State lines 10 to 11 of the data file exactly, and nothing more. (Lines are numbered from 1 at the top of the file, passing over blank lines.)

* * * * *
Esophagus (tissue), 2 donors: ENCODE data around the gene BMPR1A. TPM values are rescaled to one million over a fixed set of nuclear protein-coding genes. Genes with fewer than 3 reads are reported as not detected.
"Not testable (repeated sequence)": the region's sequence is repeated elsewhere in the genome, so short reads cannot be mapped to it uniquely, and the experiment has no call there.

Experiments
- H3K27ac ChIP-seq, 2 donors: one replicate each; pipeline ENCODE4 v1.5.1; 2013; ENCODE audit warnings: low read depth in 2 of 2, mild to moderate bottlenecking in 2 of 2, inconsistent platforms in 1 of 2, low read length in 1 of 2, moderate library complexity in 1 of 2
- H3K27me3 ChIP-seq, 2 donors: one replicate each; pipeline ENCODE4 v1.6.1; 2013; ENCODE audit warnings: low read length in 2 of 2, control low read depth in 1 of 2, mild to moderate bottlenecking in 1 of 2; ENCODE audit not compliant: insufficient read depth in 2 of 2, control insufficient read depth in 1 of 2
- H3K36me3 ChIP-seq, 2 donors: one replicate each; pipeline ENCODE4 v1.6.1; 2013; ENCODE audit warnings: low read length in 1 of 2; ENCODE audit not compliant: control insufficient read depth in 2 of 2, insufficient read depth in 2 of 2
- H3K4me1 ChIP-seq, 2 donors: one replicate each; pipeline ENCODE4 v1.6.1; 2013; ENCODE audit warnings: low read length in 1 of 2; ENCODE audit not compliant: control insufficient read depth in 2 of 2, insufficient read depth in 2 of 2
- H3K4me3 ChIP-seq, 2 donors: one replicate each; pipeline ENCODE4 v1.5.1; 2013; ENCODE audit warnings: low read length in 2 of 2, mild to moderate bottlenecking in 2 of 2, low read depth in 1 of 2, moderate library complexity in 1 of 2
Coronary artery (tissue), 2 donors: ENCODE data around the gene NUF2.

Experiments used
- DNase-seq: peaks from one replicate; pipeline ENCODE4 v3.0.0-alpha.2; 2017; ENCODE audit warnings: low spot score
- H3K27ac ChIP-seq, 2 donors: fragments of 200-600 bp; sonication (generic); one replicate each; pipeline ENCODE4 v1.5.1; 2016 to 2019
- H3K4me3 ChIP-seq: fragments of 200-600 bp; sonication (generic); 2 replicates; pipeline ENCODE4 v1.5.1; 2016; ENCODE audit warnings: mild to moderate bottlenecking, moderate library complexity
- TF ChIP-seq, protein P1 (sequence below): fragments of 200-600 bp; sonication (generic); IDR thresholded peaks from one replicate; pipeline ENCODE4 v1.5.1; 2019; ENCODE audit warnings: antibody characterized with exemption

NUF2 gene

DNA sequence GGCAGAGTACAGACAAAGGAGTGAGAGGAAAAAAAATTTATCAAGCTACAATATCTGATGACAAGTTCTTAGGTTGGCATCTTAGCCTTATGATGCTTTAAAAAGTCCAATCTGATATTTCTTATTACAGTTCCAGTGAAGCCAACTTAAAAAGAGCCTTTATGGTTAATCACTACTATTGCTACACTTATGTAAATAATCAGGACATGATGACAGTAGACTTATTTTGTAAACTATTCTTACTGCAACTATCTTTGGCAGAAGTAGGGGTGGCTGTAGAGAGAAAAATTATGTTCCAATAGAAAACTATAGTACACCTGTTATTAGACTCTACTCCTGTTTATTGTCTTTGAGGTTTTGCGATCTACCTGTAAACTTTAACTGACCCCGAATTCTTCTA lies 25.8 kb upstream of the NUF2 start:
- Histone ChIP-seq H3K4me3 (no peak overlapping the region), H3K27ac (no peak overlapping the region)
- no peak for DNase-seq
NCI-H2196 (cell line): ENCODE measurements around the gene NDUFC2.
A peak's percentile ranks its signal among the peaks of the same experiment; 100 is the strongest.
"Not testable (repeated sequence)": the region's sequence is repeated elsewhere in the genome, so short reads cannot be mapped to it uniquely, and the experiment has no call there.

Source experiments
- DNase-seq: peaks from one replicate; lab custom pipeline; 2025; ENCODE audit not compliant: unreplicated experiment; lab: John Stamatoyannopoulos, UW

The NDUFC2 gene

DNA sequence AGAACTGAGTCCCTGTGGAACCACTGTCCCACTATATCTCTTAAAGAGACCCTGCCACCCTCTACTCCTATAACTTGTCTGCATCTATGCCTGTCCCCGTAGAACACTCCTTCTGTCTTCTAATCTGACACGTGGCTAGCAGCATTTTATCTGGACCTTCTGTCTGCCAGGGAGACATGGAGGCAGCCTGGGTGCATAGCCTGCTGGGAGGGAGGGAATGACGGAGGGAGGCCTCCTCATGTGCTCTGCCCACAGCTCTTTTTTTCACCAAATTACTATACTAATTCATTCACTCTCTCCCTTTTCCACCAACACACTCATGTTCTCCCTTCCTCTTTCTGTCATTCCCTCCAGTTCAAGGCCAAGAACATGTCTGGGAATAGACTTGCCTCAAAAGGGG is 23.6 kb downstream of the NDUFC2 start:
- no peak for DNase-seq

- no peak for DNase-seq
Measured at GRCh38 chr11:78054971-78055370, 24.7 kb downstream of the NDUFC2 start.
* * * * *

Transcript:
Experiments used
- DNase-seq: peaks from one replicate; pipeline ENCODE4 v3.0.0-alpha.2; 2017; ENCODE audit warnings: low spot score